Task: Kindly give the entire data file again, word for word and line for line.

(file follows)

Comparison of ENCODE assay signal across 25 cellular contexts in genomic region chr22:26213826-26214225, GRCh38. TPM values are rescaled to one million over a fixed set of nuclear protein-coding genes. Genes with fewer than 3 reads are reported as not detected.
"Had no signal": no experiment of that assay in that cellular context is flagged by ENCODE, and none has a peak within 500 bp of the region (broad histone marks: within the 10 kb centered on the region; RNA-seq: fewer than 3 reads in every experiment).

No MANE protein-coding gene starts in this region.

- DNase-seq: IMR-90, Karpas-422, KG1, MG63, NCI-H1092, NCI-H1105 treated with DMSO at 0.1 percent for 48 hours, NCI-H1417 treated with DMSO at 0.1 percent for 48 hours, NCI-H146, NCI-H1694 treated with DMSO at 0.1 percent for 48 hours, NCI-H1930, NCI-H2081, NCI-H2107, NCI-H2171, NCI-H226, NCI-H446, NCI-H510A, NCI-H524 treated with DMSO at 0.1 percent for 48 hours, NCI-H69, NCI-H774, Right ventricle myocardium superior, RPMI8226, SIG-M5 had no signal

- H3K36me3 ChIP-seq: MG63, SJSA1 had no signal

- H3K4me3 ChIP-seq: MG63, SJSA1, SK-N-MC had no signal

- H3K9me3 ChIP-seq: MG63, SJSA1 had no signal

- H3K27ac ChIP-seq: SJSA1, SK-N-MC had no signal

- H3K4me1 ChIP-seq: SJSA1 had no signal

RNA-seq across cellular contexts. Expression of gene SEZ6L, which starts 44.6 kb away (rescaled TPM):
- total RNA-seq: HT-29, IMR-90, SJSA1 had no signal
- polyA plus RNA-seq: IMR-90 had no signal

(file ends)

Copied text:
Comparison of ENCODE assay signal across 25 cellular contexts in genomic region chr22:26213826-26214225, GRCh38. TPM values are rescaled to one million over a fixed set of nuclear protein-coding genes. Genes with fewer than 3 reads are reported as not detected.
"Had no signal": no experiment of that assay in that cellular context is flagged by ENCODE, and none has a peak within 500 bp of the region (broad histone marks: within the 10 kb centered on the region; RNA-seq: fewer than 3 reads in every experiment).

No MANE protein-coding gene starts in this region.

- DNase-seq: IMR-90, Karpas-422, KG1, MG63, NCI-H1092, NCI-H1105 treated with DMSO at 0.1 percent for 48 hours, NCI-H1417 treated with DMSO at 0.1 percent for 48 hours, NCI-H146, NCI-H1694 treated with DMSO at 0.1 percent for 48 hours, NCI-H1930, NCI-H2081, NCI-H2107, NCI-H2171, NCI-H226, NCI-H446, NCI-H510A, NCI-H524 treated with DMSO at 0.1 percent for 48 hours, NCI-H69, NCI-H774, Right ventricle myocardium superior, RPMI8226, SIG-M5 had no signal

- H3K36me3 ChIP-seq: MG63, SJSA1 had no signal

- H3K4me3 ChIP-seq: MG63, SJSA1, SK-N-MC had no signal

- H3K9me3 ChIP-seq: MG63, SJSA1 had no signal

- H3K27ac ChIP-seq: SJSA1, SK-N-MC had no signal

- H3K4me1 ChIP-seq: SJSA1 had no signal

RNA-seq across cellular contexts. Expression of gene SEZ6L, which starts 44.6 kb away (rescaled TPM):
- total RNA-seq: HT-29, IMR-90, SJSA1 had no signal
- polyA plus RNA-seq: IMR-90 had no signal